BP CEO defends spending plans as climate protesters block entrance to London energy conference

Climate activists light flares and hold banners during a protest outside the InterContinental London Park Lane hotel on the first day of the International Energy Week conference in London on February 28, 2023.

Justin Tallis | Afp | Getty Images

LONDON — BP CEO Bernard Looney on Tuesday sought to defend the firm’s fossil fuel spending plans, reaffirming the need for an “orderly” energy transition and highlighting the oil giant’s commitment to net-zero emissions by 2050.

His comments came shortly after dozens of protesters blocked an entrance to the InterContinental London Park Lane hotel on the first day of International Energy Week, a global energy conference that brings together senior figures from across the industry.

Holding banners reading “Climate Criminals Enter Here” and “No New Oil,” activists from climate action group Fossil Free London gathered outside the luxury hotel to protest BP’s continued fossil fuel investment. Their chants could be heard throughout the opening sessions of the conference.

“Energy is the lifeblood of society,” BP’s Looney said as he addressed those in attendance.

“An energy system that works is one that provides energy that is secure and affordable as well as lower carbon — what’s known as the energy trilemma,” Looney said.

“It is a complex and, indeed, it is a massive challenge,” he continued. “To solve it, action is clearly needed to accelerate the energy transition and at the same time, that transition has got to be orderly. We need to do both. We need to invest in the energy transition and — not or — we need to invest in today’s energy system, which is predominantly an oil and gas system.”

Holding banners reading “No New Oil,” activists from climate action group Fossil Free London blocked an entrance to the InterContinental London Park Lane hotel on the first day of International Energy Week.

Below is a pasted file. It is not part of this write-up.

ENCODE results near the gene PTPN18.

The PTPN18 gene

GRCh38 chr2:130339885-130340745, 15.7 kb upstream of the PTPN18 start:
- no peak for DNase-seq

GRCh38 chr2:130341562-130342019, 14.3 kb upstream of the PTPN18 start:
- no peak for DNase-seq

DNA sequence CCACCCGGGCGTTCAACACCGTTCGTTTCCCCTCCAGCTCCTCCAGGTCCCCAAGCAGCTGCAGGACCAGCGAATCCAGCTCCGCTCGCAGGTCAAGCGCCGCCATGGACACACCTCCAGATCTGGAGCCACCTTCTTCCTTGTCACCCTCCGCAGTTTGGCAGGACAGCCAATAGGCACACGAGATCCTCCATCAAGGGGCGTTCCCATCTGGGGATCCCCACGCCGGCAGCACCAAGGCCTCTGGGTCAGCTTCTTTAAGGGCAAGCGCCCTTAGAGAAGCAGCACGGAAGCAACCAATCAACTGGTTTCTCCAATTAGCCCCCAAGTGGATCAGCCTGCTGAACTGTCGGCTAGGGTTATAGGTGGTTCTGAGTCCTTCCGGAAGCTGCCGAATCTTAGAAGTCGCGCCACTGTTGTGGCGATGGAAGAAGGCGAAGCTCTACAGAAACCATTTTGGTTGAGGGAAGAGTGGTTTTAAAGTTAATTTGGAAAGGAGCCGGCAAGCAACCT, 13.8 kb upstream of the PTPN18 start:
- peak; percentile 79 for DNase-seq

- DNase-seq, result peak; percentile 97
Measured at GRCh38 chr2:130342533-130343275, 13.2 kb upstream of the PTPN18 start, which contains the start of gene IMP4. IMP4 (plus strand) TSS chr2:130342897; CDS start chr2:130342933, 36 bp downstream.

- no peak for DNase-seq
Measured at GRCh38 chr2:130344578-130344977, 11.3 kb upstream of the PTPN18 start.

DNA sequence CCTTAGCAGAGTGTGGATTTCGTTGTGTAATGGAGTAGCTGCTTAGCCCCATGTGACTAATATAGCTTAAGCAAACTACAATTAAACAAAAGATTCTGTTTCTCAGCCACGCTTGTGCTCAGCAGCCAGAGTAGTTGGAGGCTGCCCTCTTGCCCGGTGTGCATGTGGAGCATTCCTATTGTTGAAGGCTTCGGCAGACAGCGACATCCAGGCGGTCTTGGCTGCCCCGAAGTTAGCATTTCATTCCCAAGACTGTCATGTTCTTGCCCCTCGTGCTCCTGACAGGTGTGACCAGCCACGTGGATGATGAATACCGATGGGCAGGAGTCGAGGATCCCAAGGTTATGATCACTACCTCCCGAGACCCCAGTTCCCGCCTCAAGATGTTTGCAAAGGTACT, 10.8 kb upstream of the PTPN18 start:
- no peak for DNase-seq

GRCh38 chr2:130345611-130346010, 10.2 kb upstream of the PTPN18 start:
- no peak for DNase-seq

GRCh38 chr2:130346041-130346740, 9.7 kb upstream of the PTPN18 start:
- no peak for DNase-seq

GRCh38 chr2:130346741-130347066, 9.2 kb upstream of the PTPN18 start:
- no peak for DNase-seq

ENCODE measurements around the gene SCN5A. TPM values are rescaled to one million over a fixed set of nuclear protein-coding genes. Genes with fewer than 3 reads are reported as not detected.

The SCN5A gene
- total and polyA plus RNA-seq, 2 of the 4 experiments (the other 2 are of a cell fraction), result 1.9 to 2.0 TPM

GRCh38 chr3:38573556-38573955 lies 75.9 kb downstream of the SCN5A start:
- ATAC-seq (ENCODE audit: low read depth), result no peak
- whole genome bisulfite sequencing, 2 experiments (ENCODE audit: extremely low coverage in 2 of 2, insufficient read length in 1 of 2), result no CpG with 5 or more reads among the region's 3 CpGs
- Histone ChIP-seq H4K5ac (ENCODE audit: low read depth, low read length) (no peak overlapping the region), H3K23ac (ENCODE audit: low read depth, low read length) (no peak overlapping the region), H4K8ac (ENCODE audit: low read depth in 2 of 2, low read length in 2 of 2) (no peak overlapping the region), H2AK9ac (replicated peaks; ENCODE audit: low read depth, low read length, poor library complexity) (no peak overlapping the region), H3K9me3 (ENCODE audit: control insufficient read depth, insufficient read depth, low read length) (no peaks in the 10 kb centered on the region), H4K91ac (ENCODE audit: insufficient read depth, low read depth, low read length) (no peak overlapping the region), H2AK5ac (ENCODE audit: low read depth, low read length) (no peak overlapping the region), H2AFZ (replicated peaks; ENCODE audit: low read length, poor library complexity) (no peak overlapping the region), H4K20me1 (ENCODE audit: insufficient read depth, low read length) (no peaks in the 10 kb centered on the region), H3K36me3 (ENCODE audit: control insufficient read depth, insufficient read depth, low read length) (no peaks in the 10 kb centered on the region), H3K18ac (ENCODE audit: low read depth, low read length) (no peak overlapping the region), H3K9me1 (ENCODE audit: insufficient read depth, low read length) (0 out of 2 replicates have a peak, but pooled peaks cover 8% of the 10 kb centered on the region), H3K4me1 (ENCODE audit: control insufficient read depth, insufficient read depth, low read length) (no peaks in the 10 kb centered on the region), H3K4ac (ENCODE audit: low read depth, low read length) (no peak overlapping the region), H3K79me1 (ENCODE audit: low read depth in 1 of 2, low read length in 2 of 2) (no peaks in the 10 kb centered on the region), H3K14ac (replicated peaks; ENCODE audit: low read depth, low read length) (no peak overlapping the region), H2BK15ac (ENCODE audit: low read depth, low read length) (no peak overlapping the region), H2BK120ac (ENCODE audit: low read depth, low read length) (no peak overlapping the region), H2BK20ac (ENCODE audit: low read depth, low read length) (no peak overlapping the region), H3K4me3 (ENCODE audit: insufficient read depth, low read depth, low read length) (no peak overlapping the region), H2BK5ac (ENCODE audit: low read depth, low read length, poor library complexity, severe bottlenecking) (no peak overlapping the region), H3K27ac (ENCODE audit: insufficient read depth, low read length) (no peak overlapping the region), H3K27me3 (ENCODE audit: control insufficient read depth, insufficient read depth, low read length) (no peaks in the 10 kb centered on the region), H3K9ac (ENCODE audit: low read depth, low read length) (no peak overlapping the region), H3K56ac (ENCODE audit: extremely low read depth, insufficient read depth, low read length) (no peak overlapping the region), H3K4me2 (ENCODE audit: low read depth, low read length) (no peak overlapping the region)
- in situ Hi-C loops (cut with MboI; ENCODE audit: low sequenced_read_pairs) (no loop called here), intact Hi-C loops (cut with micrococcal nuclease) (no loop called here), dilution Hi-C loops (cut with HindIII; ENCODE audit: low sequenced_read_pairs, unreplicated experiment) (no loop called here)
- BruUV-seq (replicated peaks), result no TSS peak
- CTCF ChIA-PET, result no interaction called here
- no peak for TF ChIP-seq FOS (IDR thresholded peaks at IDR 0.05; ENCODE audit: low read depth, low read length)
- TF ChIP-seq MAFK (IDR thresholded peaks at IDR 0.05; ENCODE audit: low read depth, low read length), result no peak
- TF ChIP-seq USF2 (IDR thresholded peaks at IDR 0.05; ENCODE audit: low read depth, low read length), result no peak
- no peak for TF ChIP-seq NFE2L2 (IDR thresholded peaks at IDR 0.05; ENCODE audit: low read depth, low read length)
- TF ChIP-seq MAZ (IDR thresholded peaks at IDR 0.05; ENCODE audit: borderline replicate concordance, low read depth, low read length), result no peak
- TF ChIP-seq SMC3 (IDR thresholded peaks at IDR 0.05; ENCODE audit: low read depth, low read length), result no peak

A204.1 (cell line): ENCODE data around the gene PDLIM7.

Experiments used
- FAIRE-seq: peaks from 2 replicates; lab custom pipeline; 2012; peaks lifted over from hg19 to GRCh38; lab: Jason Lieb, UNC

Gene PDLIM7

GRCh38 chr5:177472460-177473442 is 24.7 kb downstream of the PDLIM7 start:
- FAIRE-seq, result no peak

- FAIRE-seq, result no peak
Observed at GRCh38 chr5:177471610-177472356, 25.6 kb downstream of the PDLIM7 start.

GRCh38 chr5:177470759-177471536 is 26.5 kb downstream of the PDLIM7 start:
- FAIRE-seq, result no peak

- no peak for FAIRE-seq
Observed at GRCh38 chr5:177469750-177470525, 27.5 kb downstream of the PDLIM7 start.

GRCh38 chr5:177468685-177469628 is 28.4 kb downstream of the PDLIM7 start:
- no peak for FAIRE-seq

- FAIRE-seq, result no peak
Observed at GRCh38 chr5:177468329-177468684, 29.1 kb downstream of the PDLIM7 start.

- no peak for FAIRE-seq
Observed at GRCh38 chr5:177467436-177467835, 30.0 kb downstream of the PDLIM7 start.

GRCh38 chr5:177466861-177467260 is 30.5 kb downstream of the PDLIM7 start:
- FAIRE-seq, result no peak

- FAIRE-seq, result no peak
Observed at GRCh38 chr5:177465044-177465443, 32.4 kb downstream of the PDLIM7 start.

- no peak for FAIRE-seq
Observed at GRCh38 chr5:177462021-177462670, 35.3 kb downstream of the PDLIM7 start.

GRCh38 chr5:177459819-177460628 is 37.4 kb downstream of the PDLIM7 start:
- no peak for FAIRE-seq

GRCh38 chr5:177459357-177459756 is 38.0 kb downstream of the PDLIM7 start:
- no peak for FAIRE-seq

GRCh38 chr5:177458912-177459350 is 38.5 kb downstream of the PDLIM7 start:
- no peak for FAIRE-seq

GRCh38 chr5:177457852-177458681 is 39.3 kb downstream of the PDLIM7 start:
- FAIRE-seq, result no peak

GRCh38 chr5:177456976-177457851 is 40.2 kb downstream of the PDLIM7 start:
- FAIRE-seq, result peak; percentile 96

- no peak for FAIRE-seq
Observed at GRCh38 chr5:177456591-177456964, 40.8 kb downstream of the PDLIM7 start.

Justin Tallis | Afp | Getty Images

Earlier this month, BP reported record 2022 earnings to join a profit bonanza for Big Oil. The company also prompted anger from activist investors and campaigners as it announced plans to scale back its climate ambitions.

The British energy major raked in net profit of $27.7 billion last year, more than double its 2021 total, as fossil fuel prices surged following Russia’s invasion of Ukraine.

BP’s Looney sought to defend the company from criticism at the time, saying the company was “leaning in” to its strategy to provide the world with the energy it needs.

He announced BP would spend up to $8 billion more investment into the energy transition this decade and up to $8 billion more on oil and gas in support of energy security and affordability this decade.

BP’s three objectives

BP, which was one of the first energy giants to announce an ambition to cut emissions to net zero “by 2050 or sooner,” had pledged emissions would be 35% to 40% lower by the end of the decade. It said on Feb. 7, however, that it was now targeting a 20% to 30% cut, saying it needed to keep investing in oil and gas to meet demand.

When asked on Tuesday what he would say to the activists chanting in protest over BP’s spending plans, Looney replied, “I think the way we see our role, it may not be perfect but it’s the way we see our role in life … is to do three things.”

“We invest our cashflows, we pay taxes and we return value to our shareholders. That’s kind of the three things that we do in this space,” Looney said.

The extraordinary scale of the oil and gas industry’s earnings has renewed criticism and sparked calls for higher taxes.

Sopa Images | Lightrocket | Getty Images

BP’s CEO said the company invested $16 billion last year and was prepared to increase investment into both today’s energy system and the energy transition. He added the energy major paid $15 billion in taxes in 2022, describing that as “the highest taxes BP has ever paid in its 113-year history.”

“And then finally … we have to take care of our shareholders,” Looney said. “I think there is a narrative that shareholders are somehow faceless institutions. They are far from it. Millions and millions of people around the world depend on BP’s shares and dividends … and companies like ours for their livelihoods.”

BP earlier this month boosted its dividend by 10% to 6.61 cents per ordinary share.

“That’s how we look at our role in life,” Looney said. “We have to listen to people. We have to put ourselves in the other person’s shoes and try to understand their point of view. But at the end of the day, we have to boil down what we do into those three things.”



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